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From the Author
When Killian's new friend Seth is brutally murdered and he is seriously injured in the process the police think it’s just a random mugging. Killian thinks there may have been a darker motive and, with Seth’s father, sets out to uncover the truth behind the possible hate crime. Before his investigation is over he will uncover hatred and corruption in small town America.
Killian's new friend is making him deal with things he's been trying to avoid for years. When he is suddenly killed, practically in front of Killian's very eyes, the police seem content to believe it was just a random mugging. Killian thinks otherwise.
Between dealing with his newfound sexuality and an abusive father he sets off on an amatuer investigation that will lead to more murders, corruption and bigotry in places he may have least expected. And before it's over it will be his life that's on the line.
"This may be a 'play class,' but don't expect any playing." Mr. Tatum cast an imperious eye over the room.
After two previous years in the class, I'd heard it all before. The drama teacher never changed a single word of his first day speech. I could practically mouth it along with him, but I didn't. I never did anything that was disrespectful or might get me in trouble. I was a "good kid."
"This is a serious drama class," he continued. "We'll be doing serious work and I will expect great things from you. If anyone took this class hoping for an easy 'A,' then raise your hand now. I'll have you transferred to another class."
As usual, no hands went up. All of us who took Mr. Tatum's drama class knew exactly what we were getting ourselves into. His reputation preceded him. Those who were serious about acting admired him for it. Everyone else thought he was a tyrant.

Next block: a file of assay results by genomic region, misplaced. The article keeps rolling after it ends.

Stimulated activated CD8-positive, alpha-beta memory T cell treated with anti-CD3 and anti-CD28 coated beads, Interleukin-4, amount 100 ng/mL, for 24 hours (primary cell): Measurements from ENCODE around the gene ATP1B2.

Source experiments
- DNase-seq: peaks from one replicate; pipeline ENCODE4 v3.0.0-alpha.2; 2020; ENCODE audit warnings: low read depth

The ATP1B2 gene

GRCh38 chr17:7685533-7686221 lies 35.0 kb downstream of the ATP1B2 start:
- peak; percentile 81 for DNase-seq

Personally, I adored him. Drama was my one escape. I did well enough in my other classes. In fact, I usually managed straight A's. Despite that—or maybe because of it—I didn't fit in. The group I hung out with was pretty popular, but somehow their popularity never rubbed off on me. I was just the hanger-on. No one ever noticed me. It wasn't like that in Drama though. In that room, or on stage, I shone. I could break away from my humdrum life and become someone else. I could lose myself in a part and, for a while at least, forget who I really was. The drama crowd actually respected me. Not that I was friends with any of them or anything, but they respected me. That was enough.
"Excellent," Mr. Tatum said, preparing to go on with his rehearsed spiel. Just then, the door opened and a head popped in.
"Yes?" Mr. Tatum snapped, somewhat annoyed at being interrupted.
The rest of the body came into view—and a nice body it was, I couldn't help but notice. I'd never seen him before so he must have been new. He was taller than I was, maybe close to six feet, and willowy thin. He had red-gold hair that seemed to stick up in every direction, and elfin features. In fact, he looked amazingly like an elf—even to his incredibly green eyes. I wondered if they were colored contacts. Then I wondered why I cared. Why was I so intrigued by this guy?
"My name is Seth," he announced. "Seth Connelly. I'm transferring into this class. Here's the paperwork."
He handed the teacher a file and looked around the room. He carried himself with an air of confidence. Not arrogance exactly, but not far from it. His eyes met mine and lingered. I looked away first.
After Mr. Tatum had mulled over the file's contents, he grudgingly admitted, "It appears this is all in order. Why don't you find a seat, Mr. Connelly, and we can continue with the class."